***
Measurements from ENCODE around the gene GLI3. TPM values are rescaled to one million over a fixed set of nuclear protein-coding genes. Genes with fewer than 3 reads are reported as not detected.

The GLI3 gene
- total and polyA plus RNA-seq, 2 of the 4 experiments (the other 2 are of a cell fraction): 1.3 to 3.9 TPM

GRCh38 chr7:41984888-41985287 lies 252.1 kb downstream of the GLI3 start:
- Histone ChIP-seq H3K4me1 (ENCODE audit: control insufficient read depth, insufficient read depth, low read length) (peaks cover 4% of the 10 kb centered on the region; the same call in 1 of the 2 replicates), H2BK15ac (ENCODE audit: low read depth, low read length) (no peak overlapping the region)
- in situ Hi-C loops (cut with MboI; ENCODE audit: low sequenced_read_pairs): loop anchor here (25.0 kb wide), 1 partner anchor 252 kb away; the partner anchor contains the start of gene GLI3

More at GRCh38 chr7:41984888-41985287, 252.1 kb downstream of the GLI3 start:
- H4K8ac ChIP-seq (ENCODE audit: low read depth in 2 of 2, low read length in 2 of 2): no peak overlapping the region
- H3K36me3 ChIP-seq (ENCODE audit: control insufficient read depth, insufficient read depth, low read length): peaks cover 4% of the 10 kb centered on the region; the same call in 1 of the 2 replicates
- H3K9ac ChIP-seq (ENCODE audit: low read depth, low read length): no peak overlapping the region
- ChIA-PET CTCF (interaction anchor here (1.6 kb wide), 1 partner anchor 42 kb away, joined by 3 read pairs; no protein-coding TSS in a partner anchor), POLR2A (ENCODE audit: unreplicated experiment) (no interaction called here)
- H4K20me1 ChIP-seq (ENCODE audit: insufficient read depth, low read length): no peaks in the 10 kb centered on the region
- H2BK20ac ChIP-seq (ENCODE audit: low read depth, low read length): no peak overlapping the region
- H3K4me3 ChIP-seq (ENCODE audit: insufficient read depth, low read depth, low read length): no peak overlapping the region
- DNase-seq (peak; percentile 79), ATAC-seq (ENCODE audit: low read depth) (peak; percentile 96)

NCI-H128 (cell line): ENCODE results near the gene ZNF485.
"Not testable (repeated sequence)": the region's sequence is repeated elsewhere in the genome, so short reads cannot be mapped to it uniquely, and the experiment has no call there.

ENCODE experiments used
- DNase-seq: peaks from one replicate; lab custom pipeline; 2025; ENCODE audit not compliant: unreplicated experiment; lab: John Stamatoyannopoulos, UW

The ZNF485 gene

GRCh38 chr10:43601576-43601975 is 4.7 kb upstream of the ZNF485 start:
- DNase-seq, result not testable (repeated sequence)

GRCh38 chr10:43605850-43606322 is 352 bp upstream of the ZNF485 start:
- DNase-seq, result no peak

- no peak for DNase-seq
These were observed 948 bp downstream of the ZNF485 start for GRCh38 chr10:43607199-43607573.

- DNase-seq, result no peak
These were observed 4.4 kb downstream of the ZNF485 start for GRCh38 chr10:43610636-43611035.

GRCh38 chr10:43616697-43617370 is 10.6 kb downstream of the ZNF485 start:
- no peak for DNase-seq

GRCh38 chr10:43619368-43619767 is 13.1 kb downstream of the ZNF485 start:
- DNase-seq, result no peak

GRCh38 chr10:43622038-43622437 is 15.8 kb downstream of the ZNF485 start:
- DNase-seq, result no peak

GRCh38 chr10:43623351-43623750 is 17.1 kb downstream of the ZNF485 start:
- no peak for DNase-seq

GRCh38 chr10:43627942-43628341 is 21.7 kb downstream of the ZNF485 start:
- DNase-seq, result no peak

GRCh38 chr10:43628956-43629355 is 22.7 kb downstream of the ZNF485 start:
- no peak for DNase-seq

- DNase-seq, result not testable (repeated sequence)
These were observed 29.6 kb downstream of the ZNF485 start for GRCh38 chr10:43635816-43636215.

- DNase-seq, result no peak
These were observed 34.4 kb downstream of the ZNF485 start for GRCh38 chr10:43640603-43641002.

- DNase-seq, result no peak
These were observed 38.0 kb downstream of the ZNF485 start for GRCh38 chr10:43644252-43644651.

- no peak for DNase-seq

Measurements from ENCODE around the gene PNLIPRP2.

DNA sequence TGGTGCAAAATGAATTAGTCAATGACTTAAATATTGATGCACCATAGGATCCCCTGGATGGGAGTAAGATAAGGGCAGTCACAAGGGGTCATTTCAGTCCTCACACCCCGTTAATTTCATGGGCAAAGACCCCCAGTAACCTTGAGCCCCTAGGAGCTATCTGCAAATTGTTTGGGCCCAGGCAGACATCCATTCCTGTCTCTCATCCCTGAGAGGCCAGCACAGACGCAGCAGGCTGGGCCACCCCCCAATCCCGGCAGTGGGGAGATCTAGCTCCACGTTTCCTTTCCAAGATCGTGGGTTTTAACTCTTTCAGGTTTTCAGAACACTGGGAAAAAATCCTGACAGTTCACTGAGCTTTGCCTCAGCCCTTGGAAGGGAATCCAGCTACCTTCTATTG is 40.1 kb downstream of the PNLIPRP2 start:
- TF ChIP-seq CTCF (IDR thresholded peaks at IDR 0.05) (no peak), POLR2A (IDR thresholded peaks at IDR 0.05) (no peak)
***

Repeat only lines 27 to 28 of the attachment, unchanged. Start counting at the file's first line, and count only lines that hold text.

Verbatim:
- DNase-seq, result no peak
These were observed 4.4 kb downstream of the ZNF485 start for GRCh38 chr10:43610636-43611035.